This comprehensive food and agriculture legislation is typically enacted every four or five years. When I became U.S. secretary of agriculture in January 2009, I learned quickly that the bill covers much more than farms and farmers. In fact, every farm bill also affects conservation, trade, nutrition, jobs and infrastructure, agricultural research, forestry and energy.
Drafting the farm bill challenges Congress to meet broad needs with limited resources. The new farm bill will be especially constrained by passage of the GOP tax plan, which sharply reduces taxes on the wealthy and large companies, and by concerns about the size of the federal budget deficit. Farm bill proponents will have to work even harder now than in the past to underscore the magnitude and impact of this legislation, and the ways in which it affects everyone living in the United States.
Sunday, Jan 28, 2018, 6:00 am · By Dan Bensonoff
Editor’s note: In the 1990s, when the Department of Agriculture’s National Organic Standards Board (NOSB) was drafting what it would mean to be “certified organic,” they defined organic agriculture, in part, as “an ecological production management system that promotes and enhances biodiversity, biological cycles and soil biological activity.” In other words, USDA set legal standards for a system of food production that, unlike the ecologically destructive, tremendously profitable industrial model, focused on the long-term health of the land (i.e. soil) and water on which hard-working farmers cultivate food. In theory, at least, the USDA’s “organic seal” would allow consumers to identify the goods produced by those farmers willing to put in the extra work—forgo the use of synthetic inputs, steer clear of genetic engineering, implement crop and grazing rotations etc.—and focus on sustainable growing practices.
Recently, however, hydroponic produce—fruits and vegetables grown in a controlled environment, in nutrient baths and without soil—has been dominating the industry. And the question as to whether or not soilless hydroponics should be “certified organic” has been the subject of fierce debate among organic farmers, food corporations and consumers. Last November at its meeting in Jacksonville, Fla., the NOSB, responding favorably to a massive lobbying effort on the part of industrial agribusiness, voted 8-to-7 to reject an attempt by the sustainable farming movement to prevent hydroponic produce from being certified organic. Many organic farmers insist that the decision is not only wrong but “illegal” under the Organic Food Production Act (OFPA). Below is an interview that explains why this issue is so important to those putting everything on the line to grow food responsibly.
Since 1984, Dave Chapman has been growing organic tomatoes at his Vermont-based Long Wind Farm. Until recently, he was content to keep his nose to the grind stone. But then, a few years ago, he started to notice something different about the organic tomatoes at all the grocery stores he visited: They were almost all hydroponically grown, and almost all were coming from just a few large companies.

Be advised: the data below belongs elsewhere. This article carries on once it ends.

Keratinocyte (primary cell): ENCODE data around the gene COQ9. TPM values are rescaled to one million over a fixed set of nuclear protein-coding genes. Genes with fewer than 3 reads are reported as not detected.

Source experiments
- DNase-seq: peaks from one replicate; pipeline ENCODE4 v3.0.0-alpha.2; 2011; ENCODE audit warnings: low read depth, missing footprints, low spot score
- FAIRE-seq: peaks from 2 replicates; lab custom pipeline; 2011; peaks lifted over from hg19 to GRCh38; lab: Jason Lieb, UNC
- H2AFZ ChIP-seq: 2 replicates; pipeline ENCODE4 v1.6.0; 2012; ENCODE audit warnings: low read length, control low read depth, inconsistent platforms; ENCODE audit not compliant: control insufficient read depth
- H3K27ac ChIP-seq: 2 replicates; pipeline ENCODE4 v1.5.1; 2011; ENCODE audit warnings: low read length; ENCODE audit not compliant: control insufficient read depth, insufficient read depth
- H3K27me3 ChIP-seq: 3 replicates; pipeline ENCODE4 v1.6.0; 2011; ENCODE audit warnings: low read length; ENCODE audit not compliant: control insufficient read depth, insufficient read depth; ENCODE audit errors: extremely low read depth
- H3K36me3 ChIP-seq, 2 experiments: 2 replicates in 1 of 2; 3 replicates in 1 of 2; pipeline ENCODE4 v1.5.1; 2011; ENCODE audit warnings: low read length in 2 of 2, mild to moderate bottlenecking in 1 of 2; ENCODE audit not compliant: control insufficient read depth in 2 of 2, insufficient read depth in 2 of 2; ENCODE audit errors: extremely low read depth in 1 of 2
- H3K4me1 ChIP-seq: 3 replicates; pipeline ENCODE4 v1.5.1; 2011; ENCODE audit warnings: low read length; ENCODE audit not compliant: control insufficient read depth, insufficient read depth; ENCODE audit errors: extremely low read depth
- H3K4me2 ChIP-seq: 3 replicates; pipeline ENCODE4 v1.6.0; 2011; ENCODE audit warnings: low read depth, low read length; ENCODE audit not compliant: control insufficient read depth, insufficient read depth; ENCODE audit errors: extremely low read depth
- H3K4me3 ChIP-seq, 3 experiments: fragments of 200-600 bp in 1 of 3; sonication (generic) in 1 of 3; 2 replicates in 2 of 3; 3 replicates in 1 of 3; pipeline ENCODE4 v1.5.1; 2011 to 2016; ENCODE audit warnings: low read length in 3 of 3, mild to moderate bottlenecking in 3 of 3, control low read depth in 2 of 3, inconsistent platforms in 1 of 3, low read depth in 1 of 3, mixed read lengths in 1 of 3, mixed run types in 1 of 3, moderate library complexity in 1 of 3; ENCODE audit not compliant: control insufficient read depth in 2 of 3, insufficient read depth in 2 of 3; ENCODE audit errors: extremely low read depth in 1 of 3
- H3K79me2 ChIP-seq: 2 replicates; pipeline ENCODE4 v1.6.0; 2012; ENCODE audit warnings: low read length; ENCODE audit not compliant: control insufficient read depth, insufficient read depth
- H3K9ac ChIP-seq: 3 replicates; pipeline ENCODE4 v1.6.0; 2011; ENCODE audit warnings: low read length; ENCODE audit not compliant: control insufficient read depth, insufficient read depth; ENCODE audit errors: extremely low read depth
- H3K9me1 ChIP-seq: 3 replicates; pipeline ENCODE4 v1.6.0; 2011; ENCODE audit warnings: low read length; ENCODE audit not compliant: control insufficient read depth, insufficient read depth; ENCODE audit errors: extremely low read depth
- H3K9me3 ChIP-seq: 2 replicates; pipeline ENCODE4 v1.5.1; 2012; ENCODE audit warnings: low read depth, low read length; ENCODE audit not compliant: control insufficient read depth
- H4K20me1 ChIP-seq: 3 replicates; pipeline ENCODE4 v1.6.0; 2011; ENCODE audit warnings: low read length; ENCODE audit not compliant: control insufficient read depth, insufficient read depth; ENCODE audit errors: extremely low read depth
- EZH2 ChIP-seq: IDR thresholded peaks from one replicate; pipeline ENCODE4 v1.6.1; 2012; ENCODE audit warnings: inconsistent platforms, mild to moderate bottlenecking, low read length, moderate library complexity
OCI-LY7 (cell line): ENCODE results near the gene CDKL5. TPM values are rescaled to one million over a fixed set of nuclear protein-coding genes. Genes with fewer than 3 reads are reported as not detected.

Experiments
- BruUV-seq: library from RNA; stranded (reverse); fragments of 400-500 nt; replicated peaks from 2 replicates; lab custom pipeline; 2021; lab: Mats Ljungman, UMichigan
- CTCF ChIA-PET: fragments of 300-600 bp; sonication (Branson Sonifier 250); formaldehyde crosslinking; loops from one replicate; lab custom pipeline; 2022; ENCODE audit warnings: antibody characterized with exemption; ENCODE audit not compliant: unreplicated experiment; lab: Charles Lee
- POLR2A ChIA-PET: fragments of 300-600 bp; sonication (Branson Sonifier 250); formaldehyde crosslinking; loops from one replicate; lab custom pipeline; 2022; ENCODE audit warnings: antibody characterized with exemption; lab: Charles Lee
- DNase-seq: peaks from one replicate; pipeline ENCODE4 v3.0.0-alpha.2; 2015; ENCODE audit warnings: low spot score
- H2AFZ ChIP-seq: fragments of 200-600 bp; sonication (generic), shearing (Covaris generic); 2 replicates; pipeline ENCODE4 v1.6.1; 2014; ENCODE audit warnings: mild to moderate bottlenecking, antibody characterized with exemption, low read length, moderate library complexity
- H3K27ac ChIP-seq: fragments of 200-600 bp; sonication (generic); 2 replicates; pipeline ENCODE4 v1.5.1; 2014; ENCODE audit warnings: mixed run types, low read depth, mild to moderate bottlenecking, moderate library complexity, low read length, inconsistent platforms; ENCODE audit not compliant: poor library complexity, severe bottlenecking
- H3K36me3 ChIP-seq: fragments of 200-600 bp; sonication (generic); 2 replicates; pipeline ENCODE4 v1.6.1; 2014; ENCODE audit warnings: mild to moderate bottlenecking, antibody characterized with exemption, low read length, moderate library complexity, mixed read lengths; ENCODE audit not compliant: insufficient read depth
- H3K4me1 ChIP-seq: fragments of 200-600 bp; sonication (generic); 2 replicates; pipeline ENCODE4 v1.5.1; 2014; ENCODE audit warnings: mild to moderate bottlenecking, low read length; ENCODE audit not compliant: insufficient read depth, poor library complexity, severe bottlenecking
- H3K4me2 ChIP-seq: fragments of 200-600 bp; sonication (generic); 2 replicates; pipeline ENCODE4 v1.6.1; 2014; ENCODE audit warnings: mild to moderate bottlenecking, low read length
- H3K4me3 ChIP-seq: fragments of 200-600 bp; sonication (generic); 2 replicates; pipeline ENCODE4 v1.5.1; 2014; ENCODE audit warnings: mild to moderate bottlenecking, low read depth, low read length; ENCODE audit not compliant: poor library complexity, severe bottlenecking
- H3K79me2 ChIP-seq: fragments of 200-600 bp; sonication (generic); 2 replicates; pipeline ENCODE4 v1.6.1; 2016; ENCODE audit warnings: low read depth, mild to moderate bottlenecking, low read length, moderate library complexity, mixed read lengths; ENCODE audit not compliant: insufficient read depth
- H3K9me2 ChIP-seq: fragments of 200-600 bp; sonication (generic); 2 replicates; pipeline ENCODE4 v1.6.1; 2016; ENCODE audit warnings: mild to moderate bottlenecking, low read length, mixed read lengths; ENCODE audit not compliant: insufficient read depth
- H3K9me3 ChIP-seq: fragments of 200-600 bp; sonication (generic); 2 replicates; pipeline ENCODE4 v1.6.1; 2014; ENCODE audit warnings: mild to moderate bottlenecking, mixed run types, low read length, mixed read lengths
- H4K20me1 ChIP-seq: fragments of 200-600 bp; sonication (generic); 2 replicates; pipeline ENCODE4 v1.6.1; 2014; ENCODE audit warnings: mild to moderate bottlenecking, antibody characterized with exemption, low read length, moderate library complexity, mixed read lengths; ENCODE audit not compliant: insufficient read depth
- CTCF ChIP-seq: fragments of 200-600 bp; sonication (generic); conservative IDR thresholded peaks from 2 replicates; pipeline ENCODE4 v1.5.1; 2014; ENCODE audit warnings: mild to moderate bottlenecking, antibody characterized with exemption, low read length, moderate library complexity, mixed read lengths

Surely, he thought, this must be an oversight, since hydroponics had been banned since 2010. He started petitioning, digging and talking to figure out what this was all about. The hornet’s nest that he’s since dug up has become one of the most controversial issues in the organic industry. With deep integrity, Dave has been leading the charge to “keep the soil in organic” through rallies, presentations and public education.
I caught up with him at the Northeast Organic Farming Association (NOFA) Summer Conference to ask him why this issue is such a threat, and why it has become his cause célèbre.
Tuesday, Jan 23, 2018, 12:00 pm · By Nick Siebrasse
The fringe element that wants to steal our shared national heritage—the lands and waters and fish and wildlife owned by us, the American people—is coming to Montana.
On Saturday, January 20, public lands abuser Cliven Bundy spoke at an anti-public lands gathering in Paradise, Mont. A group with ties to the region, The Coalition of Western Property Owners, promoted the event, which they called “Freedom and Property.” Neither is applicable to Mr. Bundy: He wants to divest us of the freedom represented by our public lands, and he’s already been stealing our property by illegally grazing his cattle.
Following the recent dismissal of federal charges, due to a major bungle by the government, Bundy and his followers walked free. (Not to be confused with other armed standoffs spearheaded by the Bundy clan, this round of litigation was in response to the 2014 confrontation on the Bundy’s ranch in Bunkerville, Nev., in which the Bureau of Land Management (BLM) seized some of Bundy’s cattle following his years of refusal to pay federal grazing fees.) Bundy has made no secret of his plans to continue undermining our American system of public lands and ultimately stealing them from you and me. His appearance in Sanders County is an attempt to advance his agenda.
Bundy shared the billing with Montana State Sen. Jennifer Fielder (R), who is also the CEO of a pro-public lands transfer organization called the American Lands Council. Fielder represents Sanders County, where Paradise is located. That an elected Montana lawmaker and head of a group that advocates for the “orderly” transfer of public lands is willing to align herself with a well-known scofflaw like Bundy should concern all of us who care about our public lands—not to mention the numerous benefits, including hunting, fishing and hiking, plus mining, logging and grazing, that these lands provide.